Amanda forced herself not to think about Holland, poor Holland who'd offered to go tell Victoria their news. She hated to watch her best friend face that witch - Victoria was bad news, always had been, and Amanda had never respected her values. Holland could just about match her personality, in strength, but Amanda knew that, in heart, Holland just wasn't there. Victoria's ice could never be split with Holland's bread knife - the task was impossible.
Amanda made a right turn towards Emma's house - one of five flats on the corner of Harvey Drive. Of course, she'd chosen her house with no intention of worrying about its appearance. With money and business far out of their hands, Emma had picked the smallest, eldest and most peculiar home of them all. Victoria, of course, had chosen the newly built mansion in the centre of town (in walking distance of the high-price shops). But Amanda and Holland, obviously the most mature and sensible of the girls, had chosen to live together in a two story house not far from school, conveniently in equal distance from both Victoria and Emma's homes, and with a secluded backyard in which they could train and be sane.
For Holland, Amanda was aware that it wasn't just about two friends living together with an equipped house. It was a lot about having a place with enough rooms for all four girls to stay if necessary. Holland believed that their home was a good enough place for all of them to let go for a while, to be themselves. Of course, Amanda understood that, but she'd much rather live with Holland than live alone.
'Hey!' someone called out. A boy with a funny accent. 'Amanda!'
She froze. Where was she? Had she taken a wrong turn? Was she not walking through the part of town specifically put aside for retirement villages and washed-up graffiti artists who grew weed to sell for a living?
So why was Bastien, the French boy, calling out to her?
She turned around, much more than curious. 'Bonjour...?'
'Hello,' he said with a friendly smile. 'You feeling better?'
She pulled a face. 'What?'
'You walked out of the test this morning,' he said. 'You were feeling sick.'
'Oh! Right,' she laughed uneasily, 'I remember. Erm, yes, I'm better, I think. Ate a bad egg for breakfast, I think.' Lie. She hadn't eaten. And she still felt sick.
Amanda smiled and turned around to keep walking, subsiding her suspicions of Bastien. Had he followed her? Had he slowly crept alongside the bushes when she'd been with Holland? Rubbish, she thought to herself. What would he be following her for? As far as he knew, she'd left during her French test because of a stomach complaint.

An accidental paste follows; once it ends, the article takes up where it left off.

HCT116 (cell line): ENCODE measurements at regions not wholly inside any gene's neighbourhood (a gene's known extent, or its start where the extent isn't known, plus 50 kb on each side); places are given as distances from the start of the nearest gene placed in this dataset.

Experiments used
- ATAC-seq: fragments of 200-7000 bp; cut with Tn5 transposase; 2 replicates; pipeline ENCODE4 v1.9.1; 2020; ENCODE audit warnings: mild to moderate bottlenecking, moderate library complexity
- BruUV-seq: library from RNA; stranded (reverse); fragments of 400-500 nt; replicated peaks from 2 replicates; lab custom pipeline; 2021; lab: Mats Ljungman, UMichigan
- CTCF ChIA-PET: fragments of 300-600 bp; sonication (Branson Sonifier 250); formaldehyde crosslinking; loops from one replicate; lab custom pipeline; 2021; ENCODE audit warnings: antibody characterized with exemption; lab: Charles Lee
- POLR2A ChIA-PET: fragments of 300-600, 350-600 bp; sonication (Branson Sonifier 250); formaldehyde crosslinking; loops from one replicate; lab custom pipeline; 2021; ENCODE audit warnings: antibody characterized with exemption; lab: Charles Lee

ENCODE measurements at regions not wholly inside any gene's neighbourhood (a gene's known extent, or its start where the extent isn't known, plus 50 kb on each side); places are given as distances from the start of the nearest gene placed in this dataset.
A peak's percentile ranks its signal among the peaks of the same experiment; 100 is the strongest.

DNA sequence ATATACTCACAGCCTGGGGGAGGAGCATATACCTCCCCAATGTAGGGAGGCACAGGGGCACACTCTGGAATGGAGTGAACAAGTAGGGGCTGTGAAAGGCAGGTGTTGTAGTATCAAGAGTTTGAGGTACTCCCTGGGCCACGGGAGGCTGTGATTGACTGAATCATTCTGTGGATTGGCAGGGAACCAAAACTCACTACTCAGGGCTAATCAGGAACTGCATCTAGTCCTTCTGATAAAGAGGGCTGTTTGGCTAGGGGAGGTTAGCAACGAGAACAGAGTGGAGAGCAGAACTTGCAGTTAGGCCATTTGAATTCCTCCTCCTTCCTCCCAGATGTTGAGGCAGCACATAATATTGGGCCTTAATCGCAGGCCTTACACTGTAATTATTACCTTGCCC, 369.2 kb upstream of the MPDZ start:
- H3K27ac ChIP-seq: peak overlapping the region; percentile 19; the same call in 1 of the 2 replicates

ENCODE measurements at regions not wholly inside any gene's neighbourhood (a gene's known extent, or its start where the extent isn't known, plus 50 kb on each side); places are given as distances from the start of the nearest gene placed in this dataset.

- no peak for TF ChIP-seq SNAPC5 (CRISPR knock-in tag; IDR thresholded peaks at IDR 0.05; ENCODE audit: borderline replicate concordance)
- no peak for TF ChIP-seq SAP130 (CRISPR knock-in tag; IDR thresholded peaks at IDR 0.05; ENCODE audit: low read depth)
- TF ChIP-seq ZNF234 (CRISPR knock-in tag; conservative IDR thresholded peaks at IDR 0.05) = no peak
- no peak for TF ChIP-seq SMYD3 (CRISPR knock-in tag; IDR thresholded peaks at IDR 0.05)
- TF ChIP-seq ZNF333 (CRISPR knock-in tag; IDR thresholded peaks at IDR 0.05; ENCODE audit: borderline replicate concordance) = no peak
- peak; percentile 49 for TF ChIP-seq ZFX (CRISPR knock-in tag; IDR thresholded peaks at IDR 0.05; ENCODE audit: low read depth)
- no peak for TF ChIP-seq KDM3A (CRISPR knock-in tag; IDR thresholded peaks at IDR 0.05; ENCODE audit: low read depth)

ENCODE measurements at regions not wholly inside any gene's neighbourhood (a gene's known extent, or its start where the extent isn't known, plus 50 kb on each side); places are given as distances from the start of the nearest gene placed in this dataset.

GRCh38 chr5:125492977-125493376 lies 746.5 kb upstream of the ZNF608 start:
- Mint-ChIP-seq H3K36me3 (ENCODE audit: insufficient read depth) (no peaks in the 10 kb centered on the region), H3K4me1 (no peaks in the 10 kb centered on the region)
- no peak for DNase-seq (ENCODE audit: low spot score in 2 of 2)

'Wait for me,' he said. 'I live around here. I can walk you to wherever you need to go.'
Before she realised it was happened, her hand slid over her handbag. Was she protecting it from him?
'No, thanks. I'm fine. I know just where to go.'
'Amanda,' he said, looking down at her. 'You look like you're about to retch. Is it because the test was too hard? If you want, I can help you.'
She stopped walking long enough to make him pause. 'My French is just fine, thank you.'
He scoffed. 'N'importe quoi! Qu'est-ce qu'il y a?'
Amanda paused slightly, waved him off and then started walking, trying to cover the fact that she didn't understand by smothering her face with an annoyed expression. She needed to get to Emma and while Bastien's concerns were flattering and his accent evidently dreamy, he wasn't about to take away what had happened to her test paper.
He was back at her side in an instant, using both hands to hold up the straps of his backpack on his shoulders.
'I know you didn't understand what I just said. Relax, French is really difficult.'
Amanda smiled sadly. 'Believe me, I know. Acing tests is kind of a habit of mine, and your stupid language really gets in the way.'
He chuckled. 'Will you accept my apology on behalf of the entire French nation?'
Amanda couldn't help but smile and look up at him. 'Yes, I accept your apology. Thank you.'
'De rien. Est-ce que je peux t'aider?'
She slapped his arm. 'Seriously,' she said, trying not to laugh. 'I don't understand anything.'
'Est-ce . . . que . . . je . . . peux . . .'
'Bastien,' she giggled. 'I'm not kidding.'
He laughed. 'Then let me help you. I'm pretty sure you know how much of a loner I am. At least let me tutor you.'
'Tutor?' Amanda had never even considered being tutored in her life. The idea seemed weird and pushy and dumb.
'Yeah, but its between friends so you don't have to pay me . . . unless you don't want to.'
She shook her head and looked across the road to Emma's block. 'Maybe my inability to succeed in French is just what I need.'
He shrugged, smirking down at her. 'Fair enough. See you around, Amanda.'